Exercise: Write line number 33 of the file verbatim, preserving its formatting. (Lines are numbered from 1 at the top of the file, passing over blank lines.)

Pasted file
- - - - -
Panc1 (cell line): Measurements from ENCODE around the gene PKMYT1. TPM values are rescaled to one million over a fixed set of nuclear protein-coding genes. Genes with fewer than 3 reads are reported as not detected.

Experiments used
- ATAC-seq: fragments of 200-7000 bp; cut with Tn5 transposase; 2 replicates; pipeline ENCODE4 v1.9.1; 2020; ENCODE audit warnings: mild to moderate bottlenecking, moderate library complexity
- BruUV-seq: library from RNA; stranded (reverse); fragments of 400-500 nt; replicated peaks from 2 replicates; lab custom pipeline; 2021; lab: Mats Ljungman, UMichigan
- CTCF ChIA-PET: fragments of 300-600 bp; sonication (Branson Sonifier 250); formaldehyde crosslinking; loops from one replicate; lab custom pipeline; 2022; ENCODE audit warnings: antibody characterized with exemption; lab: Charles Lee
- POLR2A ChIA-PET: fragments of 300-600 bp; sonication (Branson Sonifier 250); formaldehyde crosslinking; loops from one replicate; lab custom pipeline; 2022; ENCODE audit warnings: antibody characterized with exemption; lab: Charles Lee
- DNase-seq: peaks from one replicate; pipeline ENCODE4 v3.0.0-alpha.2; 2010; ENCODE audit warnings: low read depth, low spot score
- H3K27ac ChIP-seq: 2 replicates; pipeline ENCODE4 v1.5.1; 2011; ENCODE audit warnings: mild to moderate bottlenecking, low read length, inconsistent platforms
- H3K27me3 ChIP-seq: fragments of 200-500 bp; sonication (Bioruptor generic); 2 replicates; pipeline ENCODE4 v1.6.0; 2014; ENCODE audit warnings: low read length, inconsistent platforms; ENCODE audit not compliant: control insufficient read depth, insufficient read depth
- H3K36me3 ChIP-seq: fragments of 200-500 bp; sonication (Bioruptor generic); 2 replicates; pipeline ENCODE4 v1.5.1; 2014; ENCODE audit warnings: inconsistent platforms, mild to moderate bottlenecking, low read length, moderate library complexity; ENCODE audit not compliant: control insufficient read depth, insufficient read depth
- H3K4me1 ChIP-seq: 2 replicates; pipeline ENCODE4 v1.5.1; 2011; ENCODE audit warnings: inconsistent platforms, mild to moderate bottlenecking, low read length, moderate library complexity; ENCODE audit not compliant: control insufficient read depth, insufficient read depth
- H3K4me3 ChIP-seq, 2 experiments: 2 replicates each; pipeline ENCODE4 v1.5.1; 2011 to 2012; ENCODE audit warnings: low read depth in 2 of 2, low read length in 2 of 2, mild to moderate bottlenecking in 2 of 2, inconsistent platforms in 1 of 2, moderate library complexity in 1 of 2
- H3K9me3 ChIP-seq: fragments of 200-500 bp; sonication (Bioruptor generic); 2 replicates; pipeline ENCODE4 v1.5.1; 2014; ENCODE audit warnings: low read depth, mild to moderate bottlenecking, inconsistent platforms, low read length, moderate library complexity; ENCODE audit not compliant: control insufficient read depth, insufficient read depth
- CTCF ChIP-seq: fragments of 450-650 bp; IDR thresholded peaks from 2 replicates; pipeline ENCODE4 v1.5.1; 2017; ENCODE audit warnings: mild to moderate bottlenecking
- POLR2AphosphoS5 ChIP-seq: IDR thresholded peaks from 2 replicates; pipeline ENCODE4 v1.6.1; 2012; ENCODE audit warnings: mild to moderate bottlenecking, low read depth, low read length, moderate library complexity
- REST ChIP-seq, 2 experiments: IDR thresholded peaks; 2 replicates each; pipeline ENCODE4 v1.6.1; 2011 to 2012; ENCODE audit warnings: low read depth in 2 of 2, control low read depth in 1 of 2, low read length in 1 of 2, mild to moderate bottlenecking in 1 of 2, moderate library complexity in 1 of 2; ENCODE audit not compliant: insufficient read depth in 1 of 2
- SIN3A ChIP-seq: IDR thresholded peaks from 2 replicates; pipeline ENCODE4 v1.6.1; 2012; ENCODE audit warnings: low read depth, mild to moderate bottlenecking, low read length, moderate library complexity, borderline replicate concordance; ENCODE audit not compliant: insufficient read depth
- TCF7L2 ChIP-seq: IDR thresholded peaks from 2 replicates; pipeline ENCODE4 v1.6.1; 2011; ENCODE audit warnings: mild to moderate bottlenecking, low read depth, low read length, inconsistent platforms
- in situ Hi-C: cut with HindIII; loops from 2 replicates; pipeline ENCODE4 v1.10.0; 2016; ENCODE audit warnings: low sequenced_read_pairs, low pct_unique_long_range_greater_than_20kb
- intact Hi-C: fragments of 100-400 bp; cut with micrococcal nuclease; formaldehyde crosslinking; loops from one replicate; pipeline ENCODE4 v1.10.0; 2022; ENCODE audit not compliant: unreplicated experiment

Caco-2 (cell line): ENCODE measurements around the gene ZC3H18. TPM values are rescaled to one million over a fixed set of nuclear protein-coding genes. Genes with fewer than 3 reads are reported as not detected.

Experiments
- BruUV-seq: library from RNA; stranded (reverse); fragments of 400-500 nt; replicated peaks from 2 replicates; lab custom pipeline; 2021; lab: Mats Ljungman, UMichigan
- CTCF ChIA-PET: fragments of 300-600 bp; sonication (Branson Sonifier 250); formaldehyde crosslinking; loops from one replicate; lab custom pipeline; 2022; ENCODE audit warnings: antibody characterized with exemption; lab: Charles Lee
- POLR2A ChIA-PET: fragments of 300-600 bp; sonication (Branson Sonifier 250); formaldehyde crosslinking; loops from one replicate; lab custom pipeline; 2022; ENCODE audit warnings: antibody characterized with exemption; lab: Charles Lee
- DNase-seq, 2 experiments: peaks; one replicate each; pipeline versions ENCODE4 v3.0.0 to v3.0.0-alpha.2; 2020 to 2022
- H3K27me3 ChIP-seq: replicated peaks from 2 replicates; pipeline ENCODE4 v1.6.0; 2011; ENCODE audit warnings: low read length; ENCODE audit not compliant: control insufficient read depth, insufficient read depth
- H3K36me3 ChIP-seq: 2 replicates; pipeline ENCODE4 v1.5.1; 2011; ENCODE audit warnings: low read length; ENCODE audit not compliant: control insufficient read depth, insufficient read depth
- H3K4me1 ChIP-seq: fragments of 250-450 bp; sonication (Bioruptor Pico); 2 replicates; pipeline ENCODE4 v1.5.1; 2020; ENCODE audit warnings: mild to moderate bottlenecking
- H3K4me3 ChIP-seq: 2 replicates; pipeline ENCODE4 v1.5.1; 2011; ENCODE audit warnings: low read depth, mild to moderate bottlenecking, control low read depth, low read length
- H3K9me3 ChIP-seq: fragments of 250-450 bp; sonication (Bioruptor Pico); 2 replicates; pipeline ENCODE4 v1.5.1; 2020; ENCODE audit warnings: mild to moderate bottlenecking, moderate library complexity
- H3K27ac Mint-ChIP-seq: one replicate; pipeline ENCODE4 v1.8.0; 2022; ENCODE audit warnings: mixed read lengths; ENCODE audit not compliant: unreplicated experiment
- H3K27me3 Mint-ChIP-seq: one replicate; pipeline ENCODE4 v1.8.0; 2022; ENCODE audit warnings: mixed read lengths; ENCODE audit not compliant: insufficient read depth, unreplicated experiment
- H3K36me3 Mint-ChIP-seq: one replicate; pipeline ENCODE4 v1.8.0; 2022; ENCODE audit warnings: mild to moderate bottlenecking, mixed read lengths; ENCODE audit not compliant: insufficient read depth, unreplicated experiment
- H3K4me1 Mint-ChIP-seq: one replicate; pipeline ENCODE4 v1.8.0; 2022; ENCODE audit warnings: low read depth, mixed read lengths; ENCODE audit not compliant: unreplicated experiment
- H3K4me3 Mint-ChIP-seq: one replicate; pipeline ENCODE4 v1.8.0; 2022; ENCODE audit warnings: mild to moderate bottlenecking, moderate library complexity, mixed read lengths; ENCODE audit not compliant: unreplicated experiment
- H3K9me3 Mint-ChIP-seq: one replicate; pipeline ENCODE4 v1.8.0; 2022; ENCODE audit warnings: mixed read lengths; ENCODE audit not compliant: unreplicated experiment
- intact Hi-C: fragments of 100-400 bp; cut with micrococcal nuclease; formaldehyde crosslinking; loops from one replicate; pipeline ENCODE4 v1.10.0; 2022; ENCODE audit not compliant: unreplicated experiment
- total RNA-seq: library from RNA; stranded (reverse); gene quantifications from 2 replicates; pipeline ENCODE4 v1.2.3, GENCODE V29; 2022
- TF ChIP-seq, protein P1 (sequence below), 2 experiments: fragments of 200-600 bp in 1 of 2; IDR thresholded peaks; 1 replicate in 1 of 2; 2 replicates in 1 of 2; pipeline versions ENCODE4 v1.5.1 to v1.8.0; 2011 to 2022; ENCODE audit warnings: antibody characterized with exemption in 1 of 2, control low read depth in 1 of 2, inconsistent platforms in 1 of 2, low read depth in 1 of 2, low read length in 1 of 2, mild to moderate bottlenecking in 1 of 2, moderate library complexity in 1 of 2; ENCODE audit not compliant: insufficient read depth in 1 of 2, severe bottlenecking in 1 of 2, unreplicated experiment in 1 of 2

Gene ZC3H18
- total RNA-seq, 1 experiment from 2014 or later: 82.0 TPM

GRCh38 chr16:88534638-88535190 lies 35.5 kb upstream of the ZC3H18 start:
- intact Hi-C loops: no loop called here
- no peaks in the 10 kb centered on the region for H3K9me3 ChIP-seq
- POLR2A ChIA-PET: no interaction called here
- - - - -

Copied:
- H3K27me3 Mint-ChIP-seq: one replicate; pipeline ENCODE4 v1.8.0; 2022; ENCODE audit warnings: mixed read lengths; ENCODE audit not compliant: insufficient read depth, unreplicated experiment